Picture this if you will: You are inside one of London’s hippest nightspots, in search of the ultimate Asian breakbeat experience. The year is 1993, the venue the Blue Note, an über-trendy club smack in the heart of Hoxton Square, North London. On this particular evening the Blue Note has been taken over by Anokha, a club night that is going to blow the lid off the Anglo-Asian Underground dance movement. On the decks are Talvin Singh and State of Bengal, whipping up a furiously multi-rhythmic dancefloor frenzy, while upstairs DJ Pathaan is playing a tastefully chilled Asian ambient blend for the chic set loungers.
Aside from their turntable prowess all the DJs have one thing on common: they are all of Asian origin. All, that is, except for one stocky white dread who takes to the decks intent on proving that this movement is open to anyone with an open mind and an eclectic record collection.
This man is Nelson Dilation, and these days he’s a name that demands respect from his peers. Dilation has been there, done it, and written several books (in a metaphorical sense) in the process. Wherever there is a global fusion party, Dilation is likely to be there, head bowed, fat spliff in one hand, soaking up the beats with a nod and a grin. Hopefully all his hard work is about to pay off, once his debut artist album—made with his friend Tony Marrison—is licensed and hits the streets. It may just sound like the world’s biggest carnival procession, shooting rhythmic salvos through the streets of Rio, Bombay and Marrakech.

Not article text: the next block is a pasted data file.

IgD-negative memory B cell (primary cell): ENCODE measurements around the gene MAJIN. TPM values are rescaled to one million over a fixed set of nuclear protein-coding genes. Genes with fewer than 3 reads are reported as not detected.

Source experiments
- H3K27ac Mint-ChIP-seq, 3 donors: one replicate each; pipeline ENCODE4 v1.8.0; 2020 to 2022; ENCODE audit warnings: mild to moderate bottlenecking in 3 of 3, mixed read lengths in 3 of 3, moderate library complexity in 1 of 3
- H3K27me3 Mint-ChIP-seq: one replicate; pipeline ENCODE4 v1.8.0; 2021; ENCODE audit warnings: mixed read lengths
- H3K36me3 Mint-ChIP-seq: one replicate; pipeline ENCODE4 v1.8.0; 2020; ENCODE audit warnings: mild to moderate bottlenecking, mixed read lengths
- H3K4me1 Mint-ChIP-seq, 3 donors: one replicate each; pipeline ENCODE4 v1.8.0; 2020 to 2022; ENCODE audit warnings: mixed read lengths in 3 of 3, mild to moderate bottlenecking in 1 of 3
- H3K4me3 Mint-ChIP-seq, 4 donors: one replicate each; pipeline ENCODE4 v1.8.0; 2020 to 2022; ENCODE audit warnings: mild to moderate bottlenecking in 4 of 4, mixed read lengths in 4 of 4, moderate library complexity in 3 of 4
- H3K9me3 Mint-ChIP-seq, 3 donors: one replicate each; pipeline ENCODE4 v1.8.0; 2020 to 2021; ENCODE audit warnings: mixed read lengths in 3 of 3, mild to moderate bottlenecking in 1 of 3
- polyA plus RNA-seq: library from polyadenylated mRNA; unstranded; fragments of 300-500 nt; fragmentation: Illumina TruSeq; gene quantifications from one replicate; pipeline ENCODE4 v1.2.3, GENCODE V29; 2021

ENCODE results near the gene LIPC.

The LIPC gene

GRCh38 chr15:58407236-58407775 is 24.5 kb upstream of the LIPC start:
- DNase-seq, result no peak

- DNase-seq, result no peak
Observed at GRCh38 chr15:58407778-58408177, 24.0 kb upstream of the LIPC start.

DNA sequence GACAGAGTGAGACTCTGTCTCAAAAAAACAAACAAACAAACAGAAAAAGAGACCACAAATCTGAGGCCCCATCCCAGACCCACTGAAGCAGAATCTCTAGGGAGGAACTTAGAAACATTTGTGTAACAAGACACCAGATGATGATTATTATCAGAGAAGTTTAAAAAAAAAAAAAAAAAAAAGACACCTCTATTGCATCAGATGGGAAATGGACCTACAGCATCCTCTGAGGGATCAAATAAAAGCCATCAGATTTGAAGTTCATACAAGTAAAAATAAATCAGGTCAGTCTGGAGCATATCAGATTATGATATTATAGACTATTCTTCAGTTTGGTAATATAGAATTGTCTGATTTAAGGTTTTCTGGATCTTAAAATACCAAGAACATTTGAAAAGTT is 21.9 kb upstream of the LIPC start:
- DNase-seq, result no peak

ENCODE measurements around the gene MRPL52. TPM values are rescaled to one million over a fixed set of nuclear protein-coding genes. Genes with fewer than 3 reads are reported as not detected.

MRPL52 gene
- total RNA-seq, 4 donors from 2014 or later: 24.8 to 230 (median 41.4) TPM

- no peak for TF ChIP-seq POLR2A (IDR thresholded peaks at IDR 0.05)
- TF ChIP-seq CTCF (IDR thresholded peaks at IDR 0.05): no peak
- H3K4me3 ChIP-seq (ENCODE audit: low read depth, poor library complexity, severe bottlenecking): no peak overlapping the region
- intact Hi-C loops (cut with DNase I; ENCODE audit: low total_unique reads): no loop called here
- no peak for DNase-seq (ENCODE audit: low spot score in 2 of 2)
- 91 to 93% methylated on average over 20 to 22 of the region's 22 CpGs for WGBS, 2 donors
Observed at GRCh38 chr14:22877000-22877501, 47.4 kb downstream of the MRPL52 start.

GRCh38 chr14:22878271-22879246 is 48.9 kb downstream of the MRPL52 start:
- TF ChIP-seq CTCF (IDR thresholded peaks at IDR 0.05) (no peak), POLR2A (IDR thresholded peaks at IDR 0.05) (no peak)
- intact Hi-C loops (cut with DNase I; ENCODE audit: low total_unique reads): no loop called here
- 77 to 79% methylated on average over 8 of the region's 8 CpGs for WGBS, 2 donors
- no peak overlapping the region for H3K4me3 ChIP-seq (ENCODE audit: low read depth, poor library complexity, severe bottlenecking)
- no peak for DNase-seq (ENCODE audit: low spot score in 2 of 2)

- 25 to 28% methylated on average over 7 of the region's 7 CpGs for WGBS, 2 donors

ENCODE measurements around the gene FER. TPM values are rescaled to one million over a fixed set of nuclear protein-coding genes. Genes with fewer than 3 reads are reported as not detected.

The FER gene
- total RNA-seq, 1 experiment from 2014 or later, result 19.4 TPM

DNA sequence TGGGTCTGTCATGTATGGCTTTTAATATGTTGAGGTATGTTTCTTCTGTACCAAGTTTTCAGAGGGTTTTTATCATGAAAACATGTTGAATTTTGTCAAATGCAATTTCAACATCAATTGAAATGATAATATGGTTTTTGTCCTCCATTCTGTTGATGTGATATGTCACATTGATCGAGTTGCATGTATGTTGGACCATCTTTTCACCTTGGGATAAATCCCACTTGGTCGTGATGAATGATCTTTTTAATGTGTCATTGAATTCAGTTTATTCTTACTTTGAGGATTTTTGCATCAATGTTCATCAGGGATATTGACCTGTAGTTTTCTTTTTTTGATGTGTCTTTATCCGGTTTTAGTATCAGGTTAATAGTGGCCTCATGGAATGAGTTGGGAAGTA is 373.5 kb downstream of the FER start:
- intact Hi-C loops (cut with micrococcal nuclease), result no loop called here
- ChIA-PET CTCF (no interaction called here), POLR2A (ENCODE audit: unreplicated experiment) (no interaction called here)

Dilation, finalizing the new album in his London studio, is understandably very excited about his new project, and over the moon at the amount of extremely positive feedback that he’s been receiving. “We’ve just given our tracks to a few select people and we’ve had an incredible response,” he enthuses. “BBC Radio 3 DJ Andy Kershaw has already proclaimed Kamel Nitrate (the name of the duo’s project) to be the future of world music!”
Having experienced Nelson’s production skills first-hand through his incredible remix for the Bushmen of the Kalahari Sanscapes project, it’s clear why many people will be viewing this album as a cause for celebration. The key to Dilation’s success is his understanding of many traditional musical forms, combined with his love of funky breakbeats and freestyle dance music. As a DJ of 10 years experience, he knows how to rock a crowd, and this ability to move a dancefloor translates neatly into his own sound. Indeed, respected world music stalwart Kershaw was so taken by Kamel Nitrate that he demanded they do a special session for his show. No wonder that Dilation boastfully views his new album as “one of the best global fusion albums ever made.”